A cell-free approach to identify binding hotspots in plant immune receptors

George C Markou, Casim A. Sarkar

Research output: Contribution to journalArticlepeer-review

Abstract

Plant immune receptors are often difficult to express heterologously, hindering study of direct interactions between these receptors and their targets with traditional biochemical approaches. The cell-free method ribosome display (RD) enables expression of such recalcitrant proteins by keeping each nascent polypeptide chain tethered to its ribosome, which can enhance protein folding by virtue of its size and solubility. Moreover, in contrast to an in planta readout of receptor activity such as a hypersensitive response that conflates binding and signaling, RD enables direct probing of the interaction between plant immune receptors and their targets. Here, we demonstrate the utility of this approach using tomato recognition of Trichoderma viride ethylene-inducing xylanase (EIX) as a case study. Leveraging the modular nature of the tomato LeEIX2 and LeEIX1 leucine-rich repeat (LRR) receptors, we applied an entropy-informed algorithm to maximize the information content in our receptor segmentation RD experiments to identify segments implicated in EIX binding. Unexpectedly, two distinct EIX-binding hotspots were discovered on LeEIX2 and both hotspots are shared with decoy LeEIX1, suggesting that their contrasting receptor functions are not due to differential modes of ligand binding. Given that most plant immune receptors are thought to engage targets via their LRR sequences, this approach should be of broad utility in rapidly identifying their binding hotspots.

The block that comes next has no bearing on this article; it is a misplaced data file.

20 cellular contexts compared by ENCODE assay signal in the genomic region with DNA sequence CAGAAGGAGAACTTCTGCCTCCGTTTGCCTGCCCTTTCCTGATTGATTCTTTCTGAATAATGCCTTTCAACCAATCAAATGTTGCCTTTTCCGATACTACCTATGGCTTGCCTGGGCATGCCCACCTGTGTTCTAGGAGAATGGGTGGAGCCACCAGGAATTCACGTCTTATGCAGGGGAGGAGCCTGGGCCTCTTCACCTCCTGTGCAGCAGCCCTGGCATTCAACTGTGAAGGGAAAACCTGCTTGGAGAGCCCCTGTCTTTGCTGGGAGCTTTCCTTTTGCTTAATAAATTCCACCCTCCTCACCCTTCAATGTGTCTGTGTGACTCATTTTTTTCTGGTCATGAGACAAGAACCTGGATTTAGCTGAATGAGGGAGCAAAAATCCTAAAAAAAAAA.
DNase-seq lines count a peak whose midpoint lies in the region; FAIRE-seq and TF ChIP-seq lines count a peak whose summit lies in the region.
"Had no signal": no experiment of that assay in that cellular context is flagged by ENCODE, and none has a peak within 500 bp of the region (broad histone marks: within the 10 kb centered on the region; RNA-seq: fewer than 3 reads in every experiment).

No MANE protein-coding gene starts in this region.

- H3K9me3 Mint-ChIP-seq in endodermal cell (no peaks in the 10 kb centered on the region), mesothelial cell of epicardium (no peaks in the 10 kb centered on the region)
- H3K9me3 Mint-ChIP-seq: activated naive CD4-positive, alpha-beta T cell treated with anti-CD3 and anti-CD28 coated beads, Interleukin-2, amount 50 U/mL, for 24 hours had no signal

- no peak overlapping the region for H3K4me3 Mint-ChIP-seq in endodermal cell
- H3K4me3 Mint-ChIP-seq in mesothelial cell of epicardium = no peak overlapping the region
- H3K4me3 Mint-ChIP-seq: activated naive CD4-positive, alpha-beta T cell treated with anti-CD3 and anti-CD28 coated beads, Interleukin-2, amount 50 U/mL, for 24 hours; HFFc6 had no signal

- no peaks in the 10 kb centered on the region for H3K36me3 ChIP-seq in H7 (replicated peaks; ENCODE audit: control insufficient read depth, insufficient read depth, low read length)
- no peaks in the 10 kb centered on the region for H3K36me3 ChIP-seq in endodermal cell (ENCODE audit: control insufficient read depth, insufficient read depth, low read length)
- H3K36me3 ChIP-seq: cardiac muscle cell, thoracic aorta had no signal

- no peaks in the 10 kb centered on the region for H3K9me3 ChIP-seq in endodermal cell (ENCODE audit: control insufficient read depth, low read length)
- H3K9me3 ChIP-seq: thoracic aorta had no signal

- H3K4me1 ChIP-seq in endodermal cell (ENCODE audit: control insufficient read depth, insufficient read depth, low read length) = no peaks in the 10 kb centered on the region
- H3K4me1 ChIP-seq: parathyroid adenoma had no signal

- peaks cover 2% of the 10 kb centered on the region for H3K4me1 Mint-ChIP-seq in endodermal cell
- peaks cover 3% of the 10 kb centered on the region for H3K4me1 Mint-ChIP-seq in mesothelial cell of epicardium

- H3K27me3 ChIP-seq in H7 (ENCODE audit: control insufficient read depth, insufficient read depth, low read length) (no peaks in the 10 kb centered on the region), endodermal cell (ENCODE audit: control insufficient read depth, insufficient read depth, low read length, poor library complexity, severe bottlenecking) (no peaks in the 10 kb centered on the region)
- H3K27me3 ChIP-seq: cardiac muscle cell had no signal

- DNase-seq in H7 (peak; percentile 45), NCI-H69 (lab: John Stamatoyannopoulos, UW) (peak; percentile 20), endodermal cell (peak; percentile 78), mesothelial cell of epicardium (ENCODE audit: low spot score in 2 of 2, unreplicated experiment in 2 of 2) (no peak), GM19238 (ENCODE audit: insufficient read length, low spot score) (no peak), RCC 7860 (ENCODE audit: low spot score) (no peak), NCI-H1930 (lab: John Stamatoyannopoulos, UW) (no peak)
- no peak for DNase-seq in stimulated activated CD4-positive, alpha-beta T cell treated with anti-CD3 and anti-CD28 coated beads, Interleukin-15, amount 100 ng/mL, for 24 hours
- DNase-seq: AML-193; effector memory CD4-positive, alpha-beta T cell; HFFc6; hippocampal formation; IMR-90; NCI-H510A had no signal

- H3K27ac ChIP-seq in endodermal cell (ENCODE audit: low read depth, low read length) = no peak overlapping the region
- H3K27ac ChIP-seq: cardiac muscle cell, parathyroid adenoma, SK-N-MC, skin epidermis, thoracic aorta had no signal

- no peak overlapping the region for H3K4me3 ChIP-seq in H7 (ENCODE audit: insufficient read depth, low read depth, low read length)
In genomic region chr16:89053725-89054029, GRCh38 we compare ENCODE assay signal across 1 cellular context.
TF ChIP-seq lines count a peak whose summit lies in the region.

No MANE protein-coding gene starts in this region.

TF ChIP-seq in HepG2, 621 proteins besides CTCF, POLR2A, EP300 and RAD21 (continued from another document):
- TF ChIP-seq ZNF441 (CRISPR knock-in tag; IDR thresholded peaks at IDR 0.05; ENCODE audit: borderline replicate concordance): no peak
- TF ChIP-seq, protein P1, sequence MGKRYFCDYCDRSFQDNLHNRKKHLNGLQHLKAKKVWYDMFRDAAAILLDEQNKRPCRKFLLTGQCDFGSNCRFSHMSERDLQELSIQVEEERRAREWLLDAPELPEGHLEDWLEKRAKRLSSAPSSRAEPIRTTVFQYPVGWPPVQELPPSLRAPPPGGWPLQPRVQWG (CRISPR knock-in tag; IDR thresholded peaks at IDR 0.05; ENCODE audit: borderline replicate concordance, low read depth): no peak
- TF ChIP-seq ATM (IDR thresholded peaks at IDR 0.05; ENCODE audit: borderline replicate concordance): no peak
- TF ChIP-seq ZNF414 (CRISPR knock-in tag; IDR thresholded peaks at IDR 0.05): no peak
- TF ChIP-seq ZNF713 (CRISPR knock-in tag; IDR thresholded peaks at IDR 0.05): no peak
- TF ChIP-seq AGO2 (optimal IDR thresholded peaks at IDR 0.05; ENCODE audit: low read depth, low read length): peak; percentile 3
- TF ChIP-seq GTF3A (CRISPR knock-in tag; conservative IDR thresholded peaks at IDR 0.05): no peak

Original languageEnglish (US)
Article number501
JournalScientific reports
Volume12
Issue number1
DOIs
StatePublished - Dec 2022

Bibliographical note

Funding Information:
This work was supported by 3M and Interdisciplinary Doctoral Fellowships from the University of Minnesota (G.C.M.), a USDA NIFA Predoctoral Fellowship (#2017-6711-26204; G.C.M.), a grant from USDA NIFA (#2020-67013-31187; C.A.S.), and funding from the University of Minnesota (C.A.S.).

Publisher Copyright:
© 2022, The Author(s).

PubMed: MeSH publication types

  • Journal Article
  • Research Support, Non-U.S. Gov't
  • Research Support, U.S. Gov't, Non-P.H.S.

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